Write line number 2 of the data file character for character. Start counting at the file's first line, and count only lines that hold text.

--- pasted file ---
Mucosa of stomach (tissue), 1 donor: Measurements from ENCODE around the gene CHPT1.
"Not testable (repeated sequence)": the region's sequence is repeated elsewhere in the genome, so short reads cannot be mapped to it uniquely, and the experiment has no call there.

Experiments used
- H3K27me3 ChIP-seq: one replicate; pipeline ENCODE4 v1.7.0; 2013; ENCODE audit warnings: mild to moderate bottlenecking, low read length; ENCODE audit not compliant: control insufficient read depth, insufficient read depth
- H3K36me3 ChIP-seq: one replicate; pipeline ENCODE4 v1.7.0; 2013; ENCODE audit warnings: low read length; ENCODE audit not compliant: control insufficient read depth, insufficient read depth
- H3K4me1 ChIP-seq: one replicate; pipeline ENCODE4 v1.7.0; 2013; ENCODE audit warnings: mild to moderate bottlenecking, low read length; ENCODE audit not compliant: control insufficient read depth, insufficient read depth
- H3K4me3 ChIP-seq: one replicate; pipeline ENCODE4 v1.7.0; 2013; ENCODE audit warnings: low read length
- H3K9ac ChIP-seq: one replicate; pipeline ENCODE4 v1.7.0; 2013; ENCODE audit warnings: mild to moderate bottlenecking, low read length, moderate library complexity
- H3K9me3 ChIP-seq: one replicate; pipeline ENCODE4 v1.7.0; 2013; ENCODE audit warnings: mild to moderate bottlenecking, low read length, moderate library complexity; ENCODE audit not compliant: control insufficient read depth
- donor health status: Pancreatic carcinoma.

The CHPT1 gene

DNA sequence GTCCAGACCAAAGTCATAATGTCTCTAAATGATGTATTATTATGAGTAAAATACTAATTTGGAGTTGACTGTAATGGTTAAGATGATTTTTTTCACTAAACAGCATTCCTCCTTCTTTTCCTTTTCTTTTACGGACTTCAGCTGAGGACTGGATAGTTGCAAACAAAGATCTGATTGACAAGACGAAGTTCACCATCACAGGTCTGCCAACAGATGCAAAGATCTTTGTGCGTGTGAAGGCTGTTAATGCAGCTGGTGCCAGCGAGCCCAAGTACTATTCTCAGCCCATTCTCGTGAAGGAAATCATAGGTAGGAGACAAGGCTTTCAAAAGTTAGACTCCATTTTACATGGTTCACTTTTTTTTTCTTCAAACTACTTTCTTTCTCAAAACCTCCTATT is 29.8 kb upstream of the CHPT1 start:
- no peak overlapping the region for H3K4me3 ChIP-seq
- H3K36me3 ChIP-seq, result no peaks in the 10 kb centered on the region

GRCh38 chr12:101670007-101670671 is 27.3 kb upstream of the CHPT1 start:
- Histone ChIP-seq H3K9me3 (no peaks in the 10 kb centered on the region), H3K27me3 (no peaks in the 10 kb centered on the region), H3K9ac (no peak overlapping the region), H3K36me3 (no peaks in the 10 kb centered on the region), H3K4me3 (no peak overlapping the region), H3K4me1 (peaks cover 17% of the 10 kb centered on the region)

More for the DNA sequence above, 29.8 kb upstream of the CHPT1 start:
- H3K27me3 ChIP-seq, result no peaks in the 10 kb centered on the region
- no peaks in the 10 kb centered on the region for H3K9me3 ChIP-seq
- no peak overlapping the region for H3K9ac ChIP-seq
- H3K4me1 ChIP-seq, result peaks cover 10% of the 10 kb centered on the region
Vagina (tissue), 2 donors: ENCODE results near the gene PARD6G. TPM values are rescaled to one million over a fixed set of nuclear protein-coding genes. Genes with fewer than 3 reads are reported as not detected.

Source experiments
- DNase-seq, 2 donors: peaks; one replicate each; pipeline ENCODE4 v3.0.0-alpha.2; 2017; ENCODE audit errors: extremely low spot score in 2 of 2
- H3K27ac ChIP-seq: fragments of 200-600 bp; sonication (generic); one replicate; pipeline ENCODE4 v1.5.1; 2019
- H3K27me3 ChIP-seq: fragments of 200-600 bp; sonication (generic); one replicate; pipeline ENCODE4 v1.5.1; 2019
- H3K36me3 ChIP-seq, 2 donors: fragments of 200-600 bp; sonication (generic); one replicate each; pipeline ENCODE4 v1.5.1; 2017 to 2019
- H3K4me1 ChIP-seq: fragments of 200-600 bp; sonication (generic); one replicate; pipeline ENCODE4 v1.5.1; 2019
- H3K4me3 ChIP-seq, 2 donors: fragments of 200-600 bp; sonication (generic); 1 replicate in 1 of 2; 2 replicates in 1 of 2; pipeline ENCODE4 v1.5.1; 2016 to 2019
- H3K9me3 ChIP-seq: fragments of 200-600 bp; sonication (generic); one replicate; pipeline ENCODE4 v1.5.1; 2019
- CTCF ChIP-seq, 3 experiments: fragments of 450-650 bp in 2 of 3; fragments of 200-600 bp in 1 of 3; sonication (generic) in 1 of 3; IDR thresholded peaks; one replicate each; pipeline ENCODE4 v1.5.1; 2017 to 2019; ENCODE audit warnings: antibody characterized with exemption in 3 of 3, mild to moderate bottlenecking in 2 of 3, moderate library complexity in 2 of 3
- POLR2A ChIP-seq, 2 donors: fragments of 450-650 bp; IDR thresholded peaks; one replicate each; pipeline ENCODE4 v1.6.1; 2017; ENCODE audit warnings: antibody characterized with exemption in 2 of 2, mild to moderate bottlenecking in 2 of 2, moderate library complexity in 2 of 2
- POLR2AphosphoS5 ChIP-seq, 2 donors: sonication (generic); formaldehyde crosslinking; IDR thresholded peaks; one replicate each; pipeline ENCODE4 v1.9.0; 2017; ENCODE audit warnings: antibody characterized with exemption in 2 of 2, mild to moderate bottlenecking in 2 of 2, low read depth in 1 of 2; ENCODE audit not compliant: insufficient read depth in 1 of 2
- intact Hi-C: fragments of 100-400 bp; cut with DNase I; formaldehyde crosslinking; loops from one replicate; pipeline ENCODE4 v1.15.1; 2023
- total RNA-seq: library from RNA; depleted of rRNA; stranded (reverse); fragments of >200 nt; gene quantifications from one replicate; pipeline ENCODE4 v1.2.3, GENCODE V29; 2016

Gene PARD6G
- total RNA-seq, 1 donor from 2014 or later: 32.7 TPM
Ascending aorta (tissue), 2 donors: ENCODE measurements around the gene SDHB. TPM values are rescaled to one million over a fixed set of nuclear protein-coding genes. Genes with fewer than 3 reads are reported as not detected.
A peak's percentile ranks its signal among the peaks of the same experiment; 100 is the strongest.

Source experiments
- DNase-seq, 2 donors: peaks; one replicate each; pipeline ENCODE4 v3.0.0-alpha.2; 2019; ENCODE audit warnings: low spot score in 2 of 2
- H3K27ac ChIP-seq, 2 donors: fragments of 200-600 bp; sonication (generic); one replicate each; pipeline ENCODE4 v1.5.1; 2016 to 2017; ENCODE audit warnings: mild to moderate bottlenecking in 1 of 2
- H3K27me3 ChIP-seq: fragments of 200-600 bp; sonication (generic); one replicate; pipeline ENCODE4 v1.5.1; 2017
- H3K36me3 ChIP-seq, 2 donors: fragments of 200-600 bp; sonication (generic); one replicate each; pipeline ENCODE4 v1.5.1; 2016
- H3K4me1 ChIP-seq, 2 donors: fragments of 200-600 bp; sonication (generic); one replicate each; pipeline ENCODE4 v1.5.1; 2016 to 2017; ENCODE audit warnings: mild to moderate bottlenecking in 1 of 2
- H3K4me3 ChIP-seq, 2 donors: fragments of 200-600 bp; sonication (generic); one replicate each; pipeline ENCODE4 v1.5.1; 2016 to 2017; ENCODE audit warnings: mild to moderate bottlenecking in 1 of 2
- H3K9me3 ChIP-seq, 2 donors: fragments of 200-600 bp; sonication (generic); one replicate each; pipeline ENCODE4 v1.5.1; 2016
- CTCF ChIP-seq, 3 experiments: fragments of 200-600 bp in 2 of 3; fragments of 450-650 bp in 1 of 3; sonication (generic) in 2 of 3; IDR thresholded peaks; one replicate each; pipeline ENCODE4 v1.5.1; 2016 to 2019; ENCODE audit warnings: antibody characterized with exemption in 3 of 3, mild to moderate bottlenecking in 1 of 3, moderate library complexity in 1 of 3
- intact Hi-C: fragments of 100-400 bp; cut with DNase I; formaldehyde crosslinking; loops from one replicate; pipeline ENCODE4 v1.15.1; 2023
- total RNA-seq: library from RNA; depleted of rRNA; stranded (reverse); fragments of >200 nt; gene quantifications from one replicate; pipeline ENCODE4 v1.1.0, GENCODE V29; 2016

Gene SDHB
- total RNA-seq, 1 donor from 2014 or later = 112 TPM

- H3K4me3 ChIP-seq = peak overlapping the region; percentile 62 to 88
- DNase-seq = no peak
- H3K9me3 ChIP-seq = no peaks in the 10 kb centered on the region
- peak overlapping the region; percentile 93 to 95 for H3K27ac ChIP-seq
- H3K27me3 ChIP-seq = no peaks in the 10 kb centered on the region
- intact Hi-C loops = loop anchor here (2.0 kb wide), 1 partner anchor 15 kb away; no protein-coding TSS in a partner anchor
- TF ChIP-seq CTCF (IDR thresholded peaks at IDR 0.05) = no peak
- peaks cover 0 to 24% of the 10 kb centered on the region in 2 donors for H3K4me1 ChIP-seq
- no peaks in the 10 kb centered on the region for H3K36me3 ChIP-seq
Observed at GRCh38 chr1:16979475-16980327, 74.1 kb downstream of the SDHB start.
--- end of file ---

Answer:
"Not testable (repeated sequence)": the region's sequence is repeated elsewhere in the genome, so short reads cannot be mapped to it uniquely, and the experiment has no call there.